During a typical season, 2,000 or more bergs float through Iceberg Alley, a narrow stretch of Labrador Current that carries them about 8 1/2 miles a day. The bergs begin arriving off the Newfoundland and Labrador coasts in late June, and they linger as late as August. Hiking weather extends until late September.

Our day on the trail had fired up our appetites, and we were keen to try a highly recommended restaurant nearby: the casual, nautically inspired Captain’s Table near Mobile. We started with the Newfie favorite of fried cod cheeks and tongues, served with “scrunchions,” tiny cubes of crisped salt pork. Then we moved on to a main course of sautéed fresh cod. Newfoundland cod — once one of the most common fish in the world, according to Mark Kurlansky’s book “Cod: A Biography of the Fish That Changed the World” — is now a delicious delicacy. The fish we ate that night came from the small quota allowed off Newfoundland’s south coast.

In the days that followed, we hiked through an abandoned fishing community called La Manche, which was hit by a devastating storm in 1966 that resulted in no deaths but still washed away most of the town.

The nonprofit East Coast Trail Assn. replaced a 50-foot suspension bridge over a spectacular gorge at the site of the town’s ruins.

One night, we crossed a boardwalk over a narrow waterway called the Gut to camp on an island with a grounded iceberg framed by our tent door. The next morning, high on a headland above dizzying slot canyons, we met a pair of retired schoolteachers who carried breadcrumbs in their pockets and Newfoundlanders’ renowned superstitions in their hearts.

“In case we run into fairies,” one confided with a conspiratorial tone and a wink, “we spread them about so they’ll go after the crumbs and leave us alone.”

Postcard from the wild

One day, the trail took us into Ferryland, where a remarkable archeological dig was underway between the houses, along the waterfront and into the outskirts of this fishing hamlet.

Archeologist Jim Tuck was leading the excavation of Avalon, a colony established in 1621 by George Calvert, later Lord Baltimore, whose son went on to found Maryland. It is one of the richest sources of artifacts in quantity and quality from any early European settlement on the continent, Tuck said.

“We find 1,000 to 5,000 artifacts a year,” Tuck said, leaning over to pick up a piece of four-centuries-old clay pipe in the visitor center parking lot. “At this rate, it will take 50 years to excavate the site.”

What makes Avalon so intriguing is the wealth of its former inhabitants. Among the artifacts recovered are fine china, jewelry, luxury trinkets and even velvet and silk squares — used then as toilet paper at a commode swept clean twice daily by the tides.

On our last day, we joined the Stans for breakfast near their kayaking business, run out of a charming general store in Cape Broyle since 1994. Then we traded hiking boots for kayaks and followed the shoreline along the foot of the steep fiords of Cape Broyle Bay. The East Coast Trail follows the same route but high on the headlands. We paddled through archways, alongside waterfalls crashing into the sea and deep into the damp, dripping darkness of sea caves.

A good five miles along, we spotted whales spouting offshore. We paddled out to watch four humpbacks gorge on tiny fish called capelin, so numerous in summer that they can turn the waters black. We rested our paddles and simply bobbed. Two humpbacks breached in unison, gannets dive-bombed into the water behind them, and a bald eagle cruised by — all to a backdrop of icebergs. The older Stan crossed his arms, sighed contently and turned to me with a grin.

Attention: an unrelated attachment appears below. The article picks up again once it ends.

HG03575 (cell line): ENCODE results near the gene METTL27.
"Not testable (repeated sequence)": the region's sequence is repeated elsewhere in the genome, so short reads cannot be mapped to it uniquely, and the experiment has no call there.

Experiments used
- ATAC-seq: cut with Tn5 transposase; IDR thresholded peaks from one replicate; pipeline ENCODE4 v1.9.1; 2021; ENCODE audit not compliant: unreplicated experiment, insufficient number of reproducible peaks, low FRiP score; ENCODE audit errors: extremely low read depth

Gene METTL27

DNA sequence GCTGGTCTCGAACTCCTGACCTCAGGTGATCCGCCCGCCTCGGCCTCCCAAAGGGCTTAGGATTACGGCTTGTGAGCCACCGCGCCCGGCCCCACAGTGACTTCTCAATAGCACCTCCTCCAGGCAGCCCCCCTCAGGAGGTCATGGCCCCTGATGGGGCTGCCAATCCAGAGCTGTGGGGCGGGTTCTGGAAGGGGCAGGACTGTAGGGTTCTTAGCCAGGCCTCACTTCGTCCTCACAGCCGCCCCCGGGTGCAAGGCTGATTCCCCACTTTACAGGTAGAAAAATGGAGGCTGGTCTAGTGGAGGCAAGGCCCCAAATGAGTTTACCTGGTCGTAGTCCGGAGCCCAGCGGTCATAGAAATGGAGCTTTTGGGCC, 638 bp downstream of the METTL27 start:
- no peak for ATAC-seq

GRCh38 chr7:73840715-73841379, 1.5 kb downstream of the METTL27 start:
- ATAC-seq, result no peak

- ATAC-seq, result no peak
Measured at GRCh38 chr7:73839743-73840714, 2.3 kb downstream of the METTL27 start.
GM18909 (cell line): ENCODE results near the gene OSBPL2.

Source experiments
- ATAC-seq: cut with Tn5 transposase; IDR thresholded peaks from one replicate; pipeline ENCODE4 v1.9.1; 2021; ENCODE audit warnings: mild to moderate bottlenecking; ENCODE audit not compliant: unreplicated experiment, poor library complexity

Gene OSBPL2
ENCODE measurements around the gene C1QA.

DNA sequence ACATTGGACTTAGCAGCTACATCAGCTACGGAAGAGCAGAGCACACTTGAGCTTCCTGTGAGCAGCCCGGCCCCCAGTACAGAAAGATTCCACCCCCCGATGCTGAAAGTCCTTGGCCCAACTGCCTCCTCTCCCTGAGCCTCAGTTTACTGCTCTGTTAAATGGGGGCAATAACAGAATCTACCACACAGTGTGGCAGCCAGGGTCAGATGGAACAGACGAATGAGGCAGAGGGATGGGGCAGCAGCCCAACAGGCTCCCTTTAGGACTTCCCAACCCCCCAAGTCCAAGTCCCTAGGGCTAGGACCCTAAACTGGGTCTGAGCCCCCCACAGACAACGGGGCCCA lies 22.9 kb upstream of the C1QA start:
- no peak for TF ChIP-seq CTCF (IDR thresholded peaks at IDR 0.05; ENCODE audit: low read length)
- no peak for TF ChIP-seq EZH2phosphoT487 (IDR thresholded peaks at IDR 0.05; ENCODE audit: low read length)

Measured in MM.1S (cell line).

“Now, my dear,” he said, “you’re not going to tell anybody about this, are you?”



Coastal Canada


From LAX, Air Canada and Continental offer connecting service (change of planes) to St. John’s, starting point of the East Coast Trail on the Avalon Peninsula of Newfoundland. Restricted round-trip fares start at $593.


All prices are in U.S. dollars:

Banberry House, 116 Military Road, St. John’s, Newfoundland; (709) 579-8006, . This antique-filled B&B is near a park as well as downtown. Amiable hosts, excellent full breakfast. Doubles from about $70.

Orca Inn, Petty Harbour, Newfoundland; (877) 747-9676 or (709) 747-9676, . Décor is nothing special at this old house across from the waterfront, but the three rooms with bath are spotless, spacious and comfortable. Doubles from about $45, breakfast included.

Elaine’s B&B by the Sea, Witless Bay, Newfoundland; (709) 334-2722. The four rooms in this seafront home share a living room with panoramic views of the water. Simple but comfortable. About $45 single occupancy, $55 double, breakfast included.


Trail Connections, (709) 335-8315, . This partnership of businesses in the Avalon Peninsula’s ecotourism industry can arrange itineraries and custom hiking tours. A daily fee of about $90 for one person or $115 for two people includes B&B accommodations, all meals, transportation to and from the airport and trail heads, plus maps and other information.

Stan Cook Sea Kayaking/Wilderness Newfoundland Adventures, (709) 579-6353, . A 2 1/2 -hour tour is about $35; a four-hour tour is about $50.

Colony of Avalon, (877) 326-5669, . Archeological site is open daily mid-May to mid-October. Adult admission is about $5.


East Coast Trail Assn., 50 Pippy Place, P.O. Box 8034, St. John’s, Newfoundland A1B 3M7; (709) 738-4453, . Nonprofit group that built the East Coast Trail and maintains it. Sells topographical maps and trail guides for the most popular stretches.

Newfoundland and Labrador Tourism, (800) 563-6353, .

Canadian Tourism Commission, (213) 346-2700, .

— Margo Pfeiff